You can still find previous articles published to the InterPro blog in the “protein focus” category. They are archived and available in PDF format from this article.
Bee afraid, bee very afraid - neonicotinoids and the nAChRs family
Bees are disappearing! The crisis is spreading around the world! To protect these important pollinators, the EU has proposed restricting the use of neonicotinoid pesticides. But what are neonicotinoids? And why were they chosen as pesticides in the first place? Let’s find out more in this article.
Wilson’s disease and the copper ATPase transporters
In the American TV series House, episode ‘The Socratic Method’, a mother seeming to suffer from schizophrenia is admitted to hospital. Let’s find out how House solves this case and how we can use InterPro to know more about the Wilson’s disease protein and its homologues.
Are we really related? The Rad9/Ddc1 family
Protein family classification is often achieved using computerised multiple protein sequence alignment and structural analysis. However, it’s not always straightforward to define a protein family. In this article, we will take a look at an example-the Rad9/Ddc1 family.
Relax and unwind: the RecQ DNA helicase family
When people go on holiday or travel for a conference, fitting all their clothes, books and a laptop into a small suitcase often presents a challenge. For eukaryotic cells, packing their lengthy genomic DNA into their relatively small nucleus presents a similar challenge.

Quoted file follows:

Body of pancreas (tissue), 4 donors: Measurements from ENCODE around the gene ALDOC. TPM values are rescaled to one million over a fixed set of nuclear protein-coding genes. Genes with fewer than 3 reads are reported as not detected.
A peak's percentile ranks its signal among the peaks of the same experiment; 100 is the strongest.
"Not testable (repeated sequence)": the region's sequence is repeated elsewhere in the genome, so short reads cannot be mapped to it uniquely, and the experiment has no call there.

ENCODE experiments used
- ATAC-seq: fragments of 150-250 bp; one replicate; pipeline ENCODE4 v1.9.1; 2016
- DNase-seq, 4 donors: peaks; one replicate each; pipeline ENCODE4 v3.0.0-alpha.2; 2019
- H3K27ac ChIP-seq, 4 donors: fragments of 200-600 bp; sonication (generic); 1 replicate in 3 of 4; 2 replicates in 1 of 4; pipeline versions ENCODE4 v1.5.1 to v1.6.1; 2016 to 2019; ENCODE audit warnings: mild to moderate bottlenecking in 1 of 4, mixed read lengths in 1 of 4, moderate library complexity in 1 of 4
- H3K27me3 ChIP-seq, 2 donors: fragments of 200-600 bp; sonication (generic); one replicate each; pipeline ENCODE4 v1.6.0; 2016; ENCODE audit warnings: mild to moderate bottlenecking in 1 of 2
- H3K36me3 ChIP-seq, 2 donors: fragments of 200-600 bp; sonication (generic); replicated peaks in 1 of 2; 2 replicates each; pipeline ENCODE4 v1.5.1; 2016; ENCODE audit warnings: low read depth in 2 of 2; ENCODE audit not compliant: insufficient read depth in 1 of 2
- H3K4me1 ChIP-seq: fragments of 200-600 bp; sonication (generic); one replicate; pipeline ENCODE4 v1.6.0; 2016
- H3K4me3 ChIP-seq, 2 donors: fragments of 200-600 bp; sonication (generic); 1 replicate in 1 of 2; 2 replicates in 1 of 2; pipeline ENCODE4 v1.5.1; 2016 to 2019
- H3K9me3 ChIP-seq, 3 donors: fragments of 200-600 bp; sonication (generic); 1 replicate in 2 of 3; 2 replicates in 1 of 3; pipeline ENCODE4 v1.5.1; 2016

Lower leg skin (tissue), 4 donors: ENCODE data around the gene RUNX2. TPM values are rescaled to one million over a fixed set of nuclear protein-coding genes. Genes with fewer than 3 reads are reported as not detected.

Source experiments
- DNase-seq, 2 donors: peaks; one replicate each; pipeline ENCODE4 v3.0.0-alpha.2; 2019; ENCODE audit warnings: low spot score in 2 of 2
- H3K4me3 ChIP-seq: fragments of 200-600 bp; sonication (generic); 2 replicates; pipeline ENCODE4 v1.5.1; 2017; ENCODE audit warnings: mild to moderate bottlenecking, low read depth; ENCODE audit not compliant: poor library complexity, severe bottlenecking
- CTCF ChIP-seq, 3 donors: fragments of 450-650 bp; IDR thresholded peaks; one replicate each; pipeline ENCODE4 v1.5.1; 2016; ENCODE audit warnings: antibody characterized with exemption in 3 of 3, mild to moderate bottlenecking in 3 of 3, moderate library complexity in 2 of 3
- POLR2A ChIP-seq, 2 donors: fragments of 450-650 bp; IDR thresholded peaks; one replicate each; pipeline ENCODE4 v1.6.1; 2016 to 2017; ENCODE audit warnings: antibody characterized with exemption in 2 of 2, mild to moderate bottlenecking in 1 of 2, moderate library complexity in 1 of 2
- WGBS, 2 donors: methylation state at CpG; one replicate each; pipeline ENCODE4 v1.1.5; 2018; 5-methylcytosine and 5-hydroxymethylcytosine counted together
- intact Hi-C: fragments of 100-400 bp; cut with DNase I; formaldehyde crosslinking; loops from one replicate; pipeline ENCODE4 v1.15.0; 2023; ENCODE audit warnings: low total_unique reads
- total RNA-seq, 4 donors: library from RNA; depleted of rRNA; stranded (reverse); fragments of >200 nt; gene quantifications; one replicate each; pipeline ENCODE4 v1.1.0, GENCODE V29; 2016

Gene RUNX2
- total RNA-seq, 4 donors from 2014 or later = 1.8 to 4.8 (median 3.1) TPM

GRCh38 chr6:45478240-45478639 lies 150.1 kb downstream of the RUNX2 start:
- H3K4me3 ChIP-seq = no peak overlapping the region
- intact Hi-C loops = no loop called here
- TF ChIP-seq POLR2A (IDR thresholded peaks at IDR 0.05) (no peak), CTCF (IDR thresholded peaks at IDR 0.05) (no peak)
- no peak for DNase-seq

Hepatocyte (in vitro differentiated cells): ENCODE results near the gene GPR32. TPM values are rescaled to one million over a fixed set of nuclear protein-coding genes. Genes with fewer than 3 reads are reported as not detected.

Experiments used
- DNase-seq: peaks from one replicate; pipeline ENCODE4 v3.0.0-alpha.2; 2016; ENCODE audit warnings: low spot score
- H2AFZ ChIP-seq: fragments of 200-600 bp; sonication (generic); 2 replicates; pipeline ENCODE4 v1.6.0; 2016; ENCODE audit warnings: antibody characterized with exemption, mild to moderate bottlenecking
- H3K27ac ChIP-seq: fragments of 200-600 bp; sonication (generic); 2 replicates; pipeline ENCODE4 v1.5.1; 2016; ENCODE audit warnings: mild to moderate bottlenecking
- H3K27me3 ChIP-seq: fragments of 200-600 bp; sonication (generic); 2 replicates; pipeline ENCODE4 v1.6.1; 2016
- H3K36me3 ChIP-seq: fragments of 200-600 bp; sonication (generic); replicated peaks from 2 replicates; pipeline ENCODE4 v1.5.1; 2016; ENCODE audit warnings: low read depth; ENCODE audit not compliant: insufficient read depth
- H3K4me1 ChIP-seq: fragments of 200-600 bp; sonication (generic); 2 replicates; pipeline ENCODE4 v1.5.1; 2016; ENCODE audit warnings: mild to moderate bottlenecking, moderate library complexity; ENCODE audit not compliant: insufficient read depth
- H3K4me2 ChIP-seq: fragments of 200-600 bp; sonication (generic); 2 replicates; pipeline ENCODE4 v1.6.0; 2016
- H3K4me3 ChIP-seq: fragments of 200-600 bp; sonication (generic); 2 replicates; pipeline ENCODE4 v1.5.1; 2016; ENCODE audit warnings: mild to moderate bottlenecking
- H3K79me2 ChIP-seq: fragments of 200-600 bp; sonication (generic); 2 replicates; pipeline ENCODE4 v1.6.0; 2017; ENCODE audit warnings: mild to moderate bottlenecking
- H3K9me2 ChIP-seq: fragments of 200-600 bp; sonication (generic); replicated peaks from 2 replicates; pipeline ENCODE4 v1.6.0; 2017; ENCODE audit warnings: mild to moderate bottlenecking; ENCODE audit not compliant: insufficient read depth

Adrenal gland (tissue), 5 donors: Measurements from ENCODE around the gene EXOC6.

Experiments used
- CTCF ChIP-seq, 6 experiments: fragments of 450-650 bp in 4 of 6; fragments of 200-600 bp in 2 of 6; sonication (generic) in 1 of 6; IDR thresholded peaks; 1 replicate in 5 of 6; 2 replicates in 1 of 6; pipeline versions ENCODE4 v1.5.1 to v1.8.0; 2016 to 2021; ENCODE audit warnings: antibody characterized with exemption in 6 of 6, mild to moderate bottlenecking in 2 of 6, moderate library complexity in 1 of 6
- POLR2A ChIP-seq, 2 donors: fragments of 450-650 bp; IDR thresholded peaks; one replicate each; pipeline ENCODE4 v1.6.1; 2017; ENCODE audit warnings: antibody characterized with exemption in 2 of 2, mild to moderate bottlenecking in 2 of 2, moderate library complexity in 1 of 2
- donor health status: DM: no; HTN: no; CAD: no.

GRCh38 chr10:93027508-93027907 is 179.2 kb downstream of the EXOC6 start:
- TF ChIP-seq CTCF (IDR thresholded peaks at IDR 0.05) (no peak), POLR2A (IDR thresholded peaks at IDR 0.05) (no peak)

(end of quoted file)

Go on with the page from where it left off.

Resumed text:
Killer toxin Protein (KP4): Harnessing the power of a killer toxin for good
The yeast killer toxin protein KP4 is currently used in agriculture as a means of protecting plants form fungal infections. There is an ever widening scope of the potential applications of this protein in biotechnology and medicine.
Chemokine receptor type 4 (CXCR4): diseases, drugs and druggable target molecules
Chemokine Receptor type 4 (CXCR4) is of increasing interest as a drug target. This molecule is thought to be involved in many disease states including more than 23 types of cancer and several immunodeficiency disorders.
Collagen: a ubiquitous, unsung protein
Collagen is a long, fibrous structural protein that is usually associated with cosmetic enhancements, movie star’s lips and anti-aging lotions. Just as one hopes for these movie stars; there is much more to collagen than what appears on the surface. Collagen is the most abundant protein in mammals.